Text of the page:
Nationalists rail against new MI5 role in Ulster
Owen Bowcott, Guardian Unlimited | 22 November 2006
The enhanced role of MI5 in Northern Ireland and the size of its regional headquarters are emerging as increasingly contentious issues in the run-up to the restoration of devolution.
Nationalist politicians - who fear that an "institutional bias" against tackling loyalist paramilitaries in the security service could undermine confidence in the political process - are pressing the government to make the agency accountable to public scrutiny.
The Social Democratic and Labour party attempted to table an amendment to the legislation setting up the Stormont assembly at Westminster this week.
The party wants the police ombudsman, Nuala O'Loan, to have the authority to investigate complaints against MI5.
The amendment was disallowed on a technicality but is likely to be reintroduced in the coming weeks.
MI5 is due to assume responsibility for national security in Northern Ireland next year, bringing it into line with the division of powers elsewhere in the United Kingdom.
But the handover is provoking political tensions in a divided society more concerned about the agency's use of informers during the Troubles than the threat of al-Qaida suicide bombers.
The implication that MI5 will focus chiefly on dissident republican paramilitaries and leave the monitoring of loyalist groups to the Police Service of Northern Ireland - because they are not deemed to constitute a threat to the state - has further angered nationalists.
The secret funding of MI5's Northern Ireland office has been condemned by the SDLP's leader, Mark Durkan, as "perverse and damaging".
In addition, the scale of the agency's new building - nearing completion inside palace army barracks in Holywood, east of Belfast - has heightened suspicions about the extent of its role.
In one heavily-edited section of the Intelligence and Security Committee's annual report earlier this summer, a paragraph noted: "The new [MI5] headquarters in Belfast, to which the Northern Ireland Office (NIO) has contributed £***, will be constructed at a total cost of about £***.
"The NIO has also met programme running costs for the next two years of £*** and £*** respectively."
Ms O'Loan has also expressed "significant concerns" about the handover and is urging that MI5 should be legally required to provide access to intelligence records for misconduct investigations.
In her annual report to parliament, she warned: "Where there is a complaint of collusion by the police... access to intelligence is essential.
"It is vitally important that my office retains an ability to access relevant information and intelligence matters."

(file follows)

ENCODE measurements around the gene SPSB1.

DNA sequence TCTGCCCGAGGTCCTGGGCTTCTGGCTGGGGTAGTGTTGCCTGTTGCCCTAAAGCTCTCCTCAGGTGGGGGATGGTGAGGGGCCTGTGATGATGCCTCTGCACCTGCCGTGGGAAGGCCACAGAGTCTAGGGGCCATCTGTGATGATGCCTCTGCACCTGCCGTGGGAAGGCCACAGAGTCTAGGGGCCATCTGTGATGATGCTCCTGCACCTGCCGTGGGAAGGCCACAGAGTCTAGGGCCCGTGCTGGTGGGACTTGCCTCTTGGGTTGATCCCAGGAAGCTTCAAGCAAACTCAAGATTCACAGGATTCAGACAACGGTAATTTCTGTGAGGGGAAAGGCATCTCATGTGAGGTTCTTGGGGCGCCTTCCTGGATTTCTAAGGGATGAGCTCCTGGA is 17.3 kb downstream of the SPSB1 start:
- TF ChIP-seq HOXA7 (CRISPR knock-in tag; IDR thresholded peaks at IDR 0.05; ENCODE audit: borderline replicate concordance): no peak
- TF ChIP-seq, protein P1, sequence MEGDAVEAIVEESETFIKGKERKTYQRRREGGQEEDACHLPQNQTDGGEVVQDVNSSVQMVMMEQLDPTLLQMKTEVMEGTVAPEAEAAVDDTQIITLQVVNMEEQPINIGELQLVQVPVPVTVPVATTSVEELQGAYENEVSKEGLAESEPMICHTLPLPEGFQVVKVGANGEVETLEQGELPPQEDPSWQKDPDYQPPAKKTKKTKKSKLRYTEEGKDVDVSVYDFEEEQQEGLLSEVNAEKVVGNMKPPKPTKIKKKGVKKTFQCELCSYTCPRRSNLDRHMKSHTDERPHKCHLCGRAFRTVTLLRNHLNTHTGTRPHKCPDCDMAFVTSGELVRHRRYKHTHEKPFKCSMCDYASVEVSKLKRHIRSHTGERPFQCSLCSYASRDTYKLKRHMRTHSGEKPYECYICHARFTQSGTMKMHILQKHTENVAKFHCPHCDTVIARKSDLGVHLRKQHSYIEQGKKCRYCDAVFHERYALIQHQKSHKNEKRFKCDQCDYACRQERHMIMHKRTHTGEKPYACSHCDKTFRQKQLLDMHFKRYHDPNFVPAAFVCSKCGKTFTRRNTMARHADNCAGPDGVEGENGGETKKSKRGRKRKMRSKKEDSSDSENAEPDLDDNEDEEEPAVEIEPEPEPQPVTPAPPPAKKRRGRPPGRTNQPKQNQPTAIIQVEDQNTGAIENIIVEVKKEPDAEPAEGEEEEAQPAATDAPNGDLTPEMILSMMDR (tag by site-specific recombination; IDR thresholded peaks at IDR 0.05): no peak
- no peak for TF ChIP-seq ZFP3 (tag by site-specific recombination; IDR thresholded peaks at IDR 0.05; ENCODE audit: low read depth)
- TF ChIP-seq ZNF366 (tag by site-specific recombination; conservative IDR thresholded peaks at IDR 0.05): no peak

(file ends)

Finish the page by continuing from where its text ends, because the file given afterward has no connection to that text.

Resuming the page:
This week Eddie McGrady, the SDLP MP, described the expansion of MI5's remit as a "retrograde step" since "the government's own Organised Crime Taskforce has conceded [that] organised criminality and paramilitarism are two sides of the one coin".
Only one force was required in the province, he maintained.
An SDLP spokesman added: "It's been confirmed to us that MI5 are not interested in taking on loyalism. That's institutional bias. How are they meant to create confidence in a new [political] beginning? "Even under the Investigatory Powers Tribunal, in London, complaints can only be brought by those who have been put under surveillance, not by anybody let down by MI5," the spokesman continued.
"That means Osama bin Laden can complain but not the relatives of the victims of the Omagh bomb who have been told by the police that MI5 did not pass on the warnings of bomb threats."
The Northern Ireland Office defended the costs. "From 2007, national security arrangements in Northern Ireland will be brought into line with those for the rest of the UK," a spokesman said.
"Some of the cost for the transfer of intelligence lead is being provided by the NIO."
MI5's overt involvement has become such a sensitive issue that a four-page annexe of the recent St Andrew's agreement - which set out a "road map" towards the restoration of devolution - related to the agency.
The document declared that the "great majority of national security agents will be run by the PSNI".
It also set out five key principles, including that "the PSNI will be informed of all security service counter-terrorist investigations" and that "all security service intelligence relating to terrorism [in NI] will be visible to the PSNI".
The percentage of MI5's budget spent on combating Irish terrorism has dropped in recent years and now stands at around 17%.